fbpx

How to Write a Cover Letter

Share on facebook
Facebook
Share on twitter
Twitter
Share on linkedin
LinkedIn
cover letter, cover letter tips

So you finished filling out that job, internship, or school application; you finally wrote or updated your resume; so the last thing you probably want to do is write that cover letter. Well, CoFo’s got your back! We’ll help you knock out cover letter step-by-step:

Before getting started, here are a few reminders:

  • A cover letter is complementary to your resume, so use it to highlight and expand on your resume bullet points.
  • A cover letter should be brief, so keep it to one-page max!
  • Be specific and use descriptive language.
  • Proofread! Don’t submit a cover letter with any grammatical errors.

Set up the cover letter outline

Your cover letter must include the following:

  • A header with your contact information ‒ the same one as your resume
    • If you have a portfolio or Linkedin, you can hyperlink it in your header
    • Include your city and state. It’s not necessary to include your full address. 
  • The date
  • A salutation/greeting, such as “Dear Hiring Manager” or“Dear [first and last name].” Avoid “Mr.”, “Mrs.”, etc.
    • You can use LinkedIn or the company website to find the name of the Human Resources employees. 
  • Opening paragraph
  • Body  paragraph(s)
  • Closing paragraph
  • Formal letter closing and signature

Write your opening paragraph. This is where you want to make a good first impression.

Address the following bullet points:

  • State the title/position you’re applying for and where you saw or heard about the position posting.
  • State your interest in the role and company. Pick an aspect of the company that personally stands out to you. 
    • You can find information about the company’s philosophy or programming on their website. Including something that stands out which is not immediately apparent shows you took the extra time to research the company. 

Briefly state the experience or qualification that makes you a good fit for the role. You will give more detail in the following paragraphs.

Write your body paragraph(s)

This is where you sell yourself! Address the following bullet points:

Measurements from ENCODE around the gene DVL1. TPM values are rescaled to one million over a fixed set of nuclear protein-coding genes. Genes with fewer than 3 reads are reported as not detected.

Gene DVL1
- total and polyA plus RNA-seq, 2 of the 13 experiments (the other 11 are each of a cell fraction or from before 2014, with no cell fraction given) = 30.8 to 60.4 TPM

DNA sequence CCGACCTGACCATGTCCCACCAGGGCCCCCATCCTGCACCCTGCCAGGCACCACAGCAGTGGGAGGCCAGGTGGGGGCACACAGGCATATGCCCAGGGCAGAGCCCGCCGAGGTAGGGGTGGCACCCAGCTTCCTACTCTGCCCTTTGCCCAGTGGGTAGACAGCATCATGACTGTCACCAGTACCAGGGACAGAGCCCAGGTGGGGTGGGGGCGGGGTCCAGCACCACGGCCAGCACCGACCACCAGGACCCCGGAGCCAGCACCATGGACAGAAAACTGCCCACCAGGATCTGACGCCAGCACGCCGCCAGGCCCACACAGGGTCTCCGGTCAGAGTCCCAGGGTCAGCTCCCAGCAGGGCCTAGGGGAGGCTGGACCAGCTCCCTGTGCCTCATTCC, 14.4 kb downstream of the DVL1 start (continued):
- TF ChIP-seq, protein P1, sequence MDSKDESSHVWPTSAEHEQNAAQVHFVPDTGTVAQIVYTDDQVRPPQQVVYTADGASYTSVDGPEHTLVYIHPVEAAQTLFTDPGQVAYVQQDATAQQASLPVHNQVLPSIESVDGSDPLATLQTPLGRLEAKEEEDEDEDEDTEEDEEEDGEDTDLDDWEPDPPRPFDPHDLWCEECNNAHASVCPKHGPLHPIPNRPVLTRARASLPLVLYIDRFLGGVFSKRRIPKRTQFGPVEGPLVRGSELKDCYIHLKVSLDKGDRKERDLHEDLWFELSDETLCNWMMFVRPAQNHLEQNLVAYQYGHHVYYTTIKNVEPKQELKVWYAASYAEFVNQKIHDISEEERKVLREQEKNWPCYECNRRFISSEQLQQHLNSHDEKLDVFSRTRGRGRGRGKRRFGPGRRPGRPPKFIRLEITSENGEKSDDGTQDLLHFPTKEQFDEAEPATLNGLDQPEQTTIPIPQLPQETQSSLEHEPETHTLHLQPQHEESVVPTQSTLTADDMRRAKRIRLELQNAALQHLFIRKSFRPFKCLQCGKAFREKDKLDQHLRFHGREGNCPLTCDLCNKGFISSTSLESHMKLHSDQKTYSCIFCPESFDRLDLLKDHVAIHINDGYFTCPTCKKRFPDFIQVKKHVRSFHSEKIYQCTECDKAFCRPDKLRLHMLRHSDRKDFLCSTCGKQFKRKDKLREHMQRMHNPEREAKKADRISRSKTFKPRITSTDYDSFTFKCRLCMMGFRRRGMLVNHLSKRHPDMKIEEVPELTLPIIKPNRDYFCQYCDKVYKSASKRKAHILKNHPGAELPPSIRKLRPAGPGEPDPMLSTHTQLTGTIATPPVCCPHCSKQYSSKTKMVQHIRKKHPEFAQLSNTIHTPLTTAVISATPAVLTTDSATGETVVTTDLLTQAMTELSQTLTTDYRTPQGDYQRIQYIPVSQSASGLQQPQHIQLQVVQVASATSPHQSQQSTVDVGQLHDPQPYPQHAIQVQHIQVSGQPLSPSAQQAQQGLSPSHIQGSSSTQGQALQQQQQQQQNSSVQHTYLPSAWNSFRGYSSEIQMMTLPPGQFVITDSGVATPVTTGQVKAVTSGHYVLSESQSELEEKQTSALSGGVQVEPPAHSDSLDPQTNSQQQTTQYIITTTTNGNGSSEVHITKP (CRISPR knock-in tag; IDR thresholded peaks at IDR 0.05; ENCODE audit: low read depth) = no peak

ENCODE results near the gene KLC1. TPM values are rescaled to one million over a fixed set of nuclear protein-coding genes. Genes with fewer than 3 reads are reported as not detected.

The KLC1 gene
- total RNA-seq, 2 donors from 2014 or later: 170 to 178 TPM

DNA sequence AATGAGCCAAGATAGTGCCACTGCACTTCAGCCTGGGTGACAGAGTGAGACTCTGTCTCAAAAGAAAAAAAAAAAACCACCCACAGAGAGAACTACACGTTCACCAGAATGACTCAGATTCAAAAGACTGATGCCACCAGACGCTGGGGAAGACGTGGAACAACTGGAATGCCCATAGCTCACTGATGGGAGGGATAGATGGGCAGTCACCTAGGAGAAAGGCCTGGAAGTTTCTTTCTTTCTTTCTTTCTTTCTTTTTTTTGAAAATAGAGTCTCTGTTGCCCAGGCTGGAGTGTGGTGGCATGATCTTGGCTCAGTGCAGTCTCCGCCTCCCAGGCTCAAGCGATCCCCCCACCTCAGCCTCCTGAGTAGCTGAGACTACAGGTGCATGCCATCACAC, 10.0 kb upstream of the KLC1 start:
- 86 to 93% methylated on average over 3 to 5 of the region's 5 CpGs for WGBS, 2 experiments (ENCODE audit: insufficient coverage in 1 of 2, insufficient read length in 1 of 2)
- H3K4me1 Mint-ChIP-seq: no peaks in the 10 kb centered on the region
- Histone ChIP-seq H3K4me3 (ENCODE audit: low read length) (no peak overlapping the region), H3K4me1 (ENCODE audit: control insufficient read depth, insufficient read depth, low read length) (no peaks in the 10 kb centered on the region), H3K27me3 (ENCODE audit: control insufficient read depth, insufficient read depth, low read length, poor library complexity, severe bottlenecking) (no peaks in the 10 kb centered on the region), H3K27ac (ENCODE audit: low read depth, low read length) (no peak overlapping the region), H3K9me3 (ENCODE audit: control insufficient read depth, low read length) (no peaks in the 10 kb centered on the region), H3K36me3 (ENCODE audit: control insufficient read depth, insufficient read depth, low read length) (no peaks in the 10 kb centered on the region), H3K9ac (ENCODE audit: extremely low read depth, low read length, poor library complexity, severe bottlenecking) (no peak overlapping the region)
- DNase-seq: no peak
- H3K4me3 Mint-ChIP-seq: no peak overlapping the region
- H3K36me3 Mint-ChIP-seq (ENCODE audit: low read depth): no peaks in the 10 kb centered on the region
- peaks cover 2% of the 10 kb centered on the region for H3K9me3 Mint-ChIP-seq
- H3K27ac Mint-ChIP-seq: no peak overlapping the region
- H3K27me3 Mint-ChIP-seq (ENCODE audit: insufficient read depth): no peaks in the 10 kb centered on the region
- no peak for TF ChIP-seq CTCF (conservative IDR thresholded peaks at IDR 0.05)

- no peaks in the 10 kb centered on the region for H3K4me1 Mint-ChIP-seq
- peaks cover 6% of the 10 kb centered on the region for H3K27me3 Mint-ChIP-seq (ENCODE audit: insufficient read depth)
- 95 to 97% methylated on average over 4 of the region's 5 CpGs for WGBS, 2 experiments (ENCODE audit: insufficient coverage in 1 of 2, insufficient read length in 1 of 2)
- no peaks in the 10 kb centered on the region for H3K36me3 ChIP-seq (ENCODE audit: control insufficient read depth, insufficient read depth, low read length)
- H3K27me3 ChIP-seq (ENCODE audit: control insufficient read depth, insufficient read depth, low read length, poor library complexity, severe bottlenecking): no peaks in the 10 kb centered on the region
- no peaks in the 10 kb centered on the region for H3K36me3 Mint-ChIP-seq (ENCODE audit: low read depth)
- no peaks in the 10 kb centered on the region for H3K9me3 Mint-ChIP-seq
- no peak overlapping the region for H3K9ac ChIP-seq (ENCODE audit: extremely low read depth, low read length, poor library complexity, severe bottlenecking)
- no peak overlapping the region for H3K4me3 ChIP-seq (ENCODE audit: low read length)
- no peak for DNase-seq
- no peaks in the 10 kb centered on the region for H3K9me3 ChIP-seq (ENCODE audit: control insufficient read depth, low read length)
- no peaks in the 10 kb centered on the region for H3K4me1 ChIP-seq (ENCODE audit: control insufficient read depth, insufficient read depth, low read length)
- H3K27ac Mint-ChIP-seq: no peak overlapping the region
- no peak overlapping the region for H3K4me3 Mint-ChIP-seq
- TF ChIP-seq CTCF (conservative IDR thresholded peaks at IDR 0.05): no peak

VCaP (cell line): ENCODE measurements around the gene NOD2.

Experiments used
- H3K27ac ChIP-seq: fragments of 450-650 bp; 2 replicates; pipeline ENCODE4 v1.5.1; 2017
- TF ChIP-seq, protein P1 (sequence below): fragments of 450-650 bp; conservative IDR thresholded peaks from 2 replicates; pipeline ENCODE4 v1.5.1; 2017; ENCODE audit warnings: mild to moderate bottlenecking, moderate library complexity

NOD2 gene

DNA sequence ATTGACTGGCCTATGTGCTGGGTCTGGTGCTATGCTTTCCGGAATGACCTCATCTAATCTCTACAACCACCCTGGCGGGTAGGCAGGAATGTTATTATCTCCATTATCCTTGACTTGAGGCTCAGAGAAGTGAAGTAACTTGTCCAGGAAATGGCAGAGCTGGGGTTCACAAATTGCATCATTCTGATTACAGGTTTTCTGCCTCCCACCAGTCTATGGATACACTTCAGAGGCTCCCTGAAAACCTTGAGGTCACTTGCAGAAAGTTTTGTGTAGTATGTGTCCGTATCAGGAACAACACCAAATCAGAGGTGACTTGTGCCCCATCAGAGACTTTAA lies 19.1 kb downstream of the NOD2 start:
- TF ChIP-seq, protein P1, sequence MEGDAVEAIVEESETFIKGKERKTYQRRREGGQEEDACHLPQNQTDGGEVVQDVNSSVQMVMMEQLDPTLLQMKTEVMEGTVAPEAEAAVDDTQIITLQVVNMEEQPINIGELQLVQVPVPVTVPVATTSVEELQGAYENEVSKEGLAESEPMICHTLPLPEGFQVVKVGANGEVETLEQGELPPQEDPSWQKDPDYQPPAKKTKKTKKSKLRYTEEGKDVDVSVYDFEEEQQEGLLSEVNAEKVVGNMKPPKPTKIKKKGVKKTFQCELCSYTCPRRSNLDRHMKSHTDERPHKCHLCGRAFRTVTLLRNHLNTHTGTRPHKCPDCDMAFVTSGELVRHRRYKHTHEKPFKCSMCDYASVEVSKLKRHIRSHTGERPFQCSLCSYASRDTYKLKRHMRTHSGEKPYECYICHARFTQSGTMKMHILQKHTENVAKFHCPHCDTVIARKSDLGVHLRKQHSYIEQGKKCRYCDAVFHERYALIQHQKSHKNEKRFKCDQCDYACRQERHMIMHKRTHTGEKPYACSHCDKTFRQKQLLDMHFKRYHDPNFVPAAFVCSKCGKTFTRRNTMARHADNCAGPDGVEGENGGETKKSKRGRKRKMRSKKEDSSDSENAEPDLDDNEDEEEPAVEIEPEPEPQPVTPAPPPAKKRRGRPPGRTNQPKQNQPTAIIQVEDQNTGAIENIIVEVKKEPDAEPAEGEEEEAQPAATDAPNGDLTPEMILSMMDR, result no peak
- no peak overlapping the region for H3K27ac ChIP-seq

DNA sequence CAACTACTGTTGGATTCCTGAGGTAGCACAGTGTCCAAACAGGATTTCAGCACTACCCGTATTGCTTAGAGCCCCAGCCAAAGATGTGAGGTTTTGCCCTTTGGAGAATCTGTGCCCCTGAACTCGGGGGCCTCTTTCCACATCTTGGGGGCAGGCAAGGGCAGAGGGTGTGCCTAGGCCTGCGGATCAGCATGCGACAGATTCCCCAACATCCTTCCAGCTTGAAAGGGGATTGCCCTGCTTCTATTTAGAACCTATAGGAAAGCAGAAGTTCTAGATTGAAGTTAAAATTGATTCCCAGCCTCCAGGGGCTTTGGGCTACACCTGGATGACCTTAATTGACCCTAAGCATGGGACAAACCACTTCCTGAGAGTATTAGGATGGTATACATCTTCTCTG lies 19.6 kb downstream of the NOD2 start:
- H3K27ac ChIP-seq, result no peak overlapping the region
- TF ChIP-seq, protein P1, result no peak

•  Provide a brief overview of your background and experience as is relevant to the position. Make sure to include:
  • Skills and areas of knowledge that align with the position description.
  •  Key achievements‒ mention one to two and include details about measurable results and impacts you made.
  • Relevant research you conducted related to the job description. 
  • This will be the employer’s first opportunity to get to know you as an individual, so be genuine and let your personality come through your words. 
  • It’s okay to brag on yourself here. 
  • Instead of repeating information that is on your resume, tell the story behind what is shown on your resume.
  • Tell the employer “how” rather than just “what”.

Write your closing paragraph.

Finally, wrap it up and summarize! Address the following bullet points:

  • Summarize why you’re applying for the role and why you’d be a great fit.
  • Thank the hiring person for their time and consideration.
  • Mention that you’re looking forward to hearing from them.
  • End with “Sincerely, [your name]”.

Send your cover letter to your CoFo Coach or mentor!

Having more eyes on your cover letter can help you spot things you may not have noticed on your own. Your Coach is more than happy to read over your cover letter and provide feedback

Save as a PDF!

Once you’ve made your final edits, be sure to save your cover letter as a PDF and name it “[first name]-[last name]-cover-letter.” Always send your cover letter as an attachment unless otherwise instructed. If you’re sending it through email check out this template on how to email a cover letter

More College Resources

Pay for College

Reading Financial Aid Letters

Financial Aid Award letters from school can be tricky to decipher sometimes. We suggest contacting your CoFo coach to read through them with you. Letters can differ in the language

Read More
Types of college
Get Into College

Types of Colleges

There are many more types of colleges than just the public four-year universities that are often portrayed in movies and TV shows. This resource will help you explore the different colleges and degree programs available to you.

Read More
New Student Orientation
Succeed in College

New Student Orientation

New Student Orientation is more than a cursory introduction to a college or university. These are one to two-day sessions to give first-year students and transfer students an overview of

Read More